Memory Th1 Cells Are Protective in Invasive Staphylococcus aureus Infection

AF Brown, AG Murphy, SJ Lalor, JM Leech, KM O'Keeffe, M Mac Aogain, DP O'Halloran, KA Lacey, Mehri Tavakol, CH Hearnden, D Fitzgerald-Hughes, H Humphreys, JP Fennell, WJ van Wamel, TJ Foster, JA Geoghegan, EC Lavelle, TR Rogers, RM McLoughlin

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Mechanisms of protective immunity to Staphylococcus aureus infection in humans remain elusive. While the importance of cellular immunity has been shown in mice, T cell responses in humans have not been characterised. Using a murine model of recurrent S. aureus peritonitis, we demonstrated that prior exposure to S. aureus enhanced IFN gamma responses upon subsequent infection, while adoptive transfer of S. aureus antigen-specific Th1 cells was protective in naive mice. Translating these findings, we found that S. aureus antigen-specific Th1 cells were also significantly expanded during human S. aureus bloodstream infection (BSI). These Th1 cells were CD45RO(+), indicative of a memory phenotype. Thus, exposure to S. aureus induces memory Th1 cells in mice and humans, identifying Th1 cells as potential S. aureus vaccine targets. Consequently, we developed a model vaccine comprising staphylococcal clumping factor A, which we demonstrate to be an effective human T cell antigen, combined with the Th1-driving adjuvant CpG. This novel Th1-inducing vaccine conferred significant protection during S. aureus infection in mice. This study notably advances our understanding of S. aureus cellular immunity, and demonstrates for the first time that a correlate of S. aureus protective immunity identified in mice may be relevant in humans.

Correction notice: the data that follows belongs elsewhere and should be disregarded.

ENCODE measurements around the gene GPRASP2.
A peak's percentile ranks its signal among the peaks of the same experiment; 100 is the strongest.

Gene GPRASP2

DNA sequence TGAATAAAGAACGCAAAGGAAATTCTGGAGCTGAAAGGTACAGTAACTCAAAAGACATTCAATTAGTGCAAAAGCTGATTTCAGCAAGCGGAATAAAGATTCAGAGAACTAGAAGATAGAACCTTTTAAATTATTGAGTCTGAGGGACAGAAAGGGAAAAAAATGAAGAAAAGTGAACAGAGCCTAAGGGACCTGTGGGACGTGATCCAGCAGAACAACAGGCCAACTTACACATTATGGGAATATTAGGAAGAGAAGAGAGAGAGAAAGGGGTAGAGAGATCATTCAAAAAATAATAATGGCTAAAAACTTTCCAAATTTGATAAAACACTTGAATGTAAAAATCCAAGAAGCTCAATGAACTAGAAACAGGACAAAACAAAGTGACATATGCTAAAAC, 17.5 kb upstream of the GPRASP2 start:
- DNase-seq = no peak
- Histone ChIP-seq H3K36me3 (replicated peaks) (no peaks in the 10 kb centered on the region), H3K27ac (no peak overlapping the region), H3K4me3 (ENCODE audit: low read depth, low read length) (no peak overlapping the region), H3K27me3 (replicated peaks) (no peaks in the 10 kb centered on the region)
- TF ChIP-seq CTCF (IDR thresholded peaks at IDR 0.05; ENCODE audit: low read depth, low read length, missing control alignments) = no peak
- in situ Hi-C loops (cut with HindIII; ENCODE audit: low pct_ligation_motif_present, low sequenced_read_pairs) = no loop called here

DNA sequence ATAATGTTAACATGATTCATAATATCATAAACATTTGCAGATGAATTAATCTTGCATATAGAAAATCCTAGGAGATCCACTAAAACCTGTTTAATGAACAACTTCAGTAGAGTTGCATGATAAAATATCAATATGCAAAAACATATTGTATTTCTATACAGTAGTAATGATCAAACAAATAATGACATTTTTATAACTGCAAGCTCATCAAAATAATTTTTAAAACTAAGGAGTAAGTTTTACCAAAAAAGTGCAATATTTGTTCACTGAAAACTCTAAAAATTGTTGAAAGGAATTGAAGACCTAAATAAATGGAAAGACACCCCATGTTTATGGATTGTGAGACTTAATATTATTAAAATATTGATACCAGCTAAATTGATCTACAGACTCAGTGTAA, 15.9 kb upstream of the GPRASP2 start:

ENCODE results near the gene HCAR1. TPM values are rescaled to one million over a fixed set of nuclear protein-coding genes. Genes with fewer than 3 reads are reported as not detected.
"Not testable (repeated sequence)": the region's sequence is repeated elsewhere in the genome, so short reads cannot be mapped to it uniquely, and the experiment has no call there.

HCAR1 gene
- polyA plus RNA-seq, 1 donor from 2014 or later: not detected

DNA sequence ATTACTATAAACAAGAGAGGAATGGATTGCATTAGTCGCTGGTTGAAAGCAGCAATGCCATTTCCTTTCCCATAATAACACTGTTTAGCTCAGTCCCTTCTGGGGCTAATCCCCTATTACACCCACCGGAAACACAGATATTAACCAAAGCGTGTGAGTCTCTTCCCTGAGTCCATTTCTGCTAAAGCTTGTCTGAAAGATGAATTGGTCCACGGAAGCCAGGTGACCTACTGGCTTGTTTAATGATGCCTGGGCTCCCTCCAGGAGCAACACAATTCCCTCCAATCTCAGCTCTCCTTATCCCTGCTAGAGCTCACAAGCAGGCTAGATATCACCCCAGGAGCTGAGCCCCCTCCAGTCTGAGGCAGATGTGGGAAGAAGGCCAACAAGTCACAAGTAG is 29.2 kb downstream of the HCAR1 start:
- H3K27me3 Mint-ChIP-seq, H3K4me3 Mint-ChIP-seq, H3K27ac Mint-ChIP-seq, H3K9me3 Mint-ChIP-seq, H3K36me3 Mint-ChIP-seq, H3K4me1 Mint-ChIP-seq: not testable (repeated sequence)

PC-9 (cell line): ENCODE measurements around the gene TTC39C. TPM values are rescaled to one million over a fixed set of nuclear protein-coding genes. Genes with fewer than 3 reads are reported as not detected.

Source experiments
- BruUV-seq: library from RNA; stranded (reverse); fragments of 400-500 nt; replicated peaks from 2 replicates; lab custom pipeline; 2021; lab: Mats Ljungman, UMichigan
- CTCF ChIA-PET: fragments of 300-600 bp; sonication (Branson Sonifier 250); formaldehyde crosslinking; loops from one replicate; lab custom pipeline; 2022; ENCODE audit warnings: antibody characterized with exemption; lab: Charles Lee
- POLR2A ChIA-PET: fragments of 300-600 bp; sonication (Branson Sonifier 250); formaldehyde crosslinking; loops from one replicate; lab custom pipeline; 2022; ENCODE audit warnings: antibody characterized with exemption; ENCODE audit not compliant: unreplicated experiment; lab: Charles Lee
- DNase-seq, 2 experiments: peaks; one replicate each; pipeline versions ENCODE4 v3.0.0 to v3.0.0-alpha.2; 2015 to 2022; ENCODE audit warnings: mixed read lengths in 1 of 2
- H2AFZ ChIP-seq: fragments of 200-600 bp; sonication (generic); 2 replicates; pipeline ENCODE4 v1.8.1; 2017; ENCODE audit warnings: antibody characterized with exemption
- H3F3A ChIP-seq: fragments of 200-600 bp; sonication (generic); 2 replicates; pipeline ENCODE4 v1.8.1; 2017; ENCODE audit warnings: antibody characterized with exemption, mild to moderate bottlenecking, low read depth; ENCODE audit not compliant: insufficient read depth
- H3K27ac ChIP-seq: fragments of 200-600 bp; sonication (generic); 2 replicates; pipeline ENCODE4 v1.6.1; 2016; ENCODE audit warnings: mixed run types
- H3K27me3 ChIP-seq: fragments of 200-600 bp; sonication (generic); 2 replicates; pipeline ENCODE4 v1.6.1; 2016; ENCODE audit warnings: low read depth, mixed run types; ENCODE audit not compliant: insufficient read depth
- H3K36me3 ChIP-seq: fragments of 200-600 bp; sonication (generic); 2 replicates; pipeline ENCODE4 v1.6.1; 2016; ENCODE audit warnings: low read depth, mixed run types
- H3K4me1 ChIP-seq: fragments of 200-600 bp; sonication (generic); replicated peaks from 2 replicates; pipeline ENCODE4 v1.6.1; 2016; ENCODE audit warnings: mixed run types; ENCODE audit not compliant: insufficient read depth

Original languageUndefined/Unknown
JournalPLoS Pathogens (print)
Issue number11
Publication statusPublished - 2015

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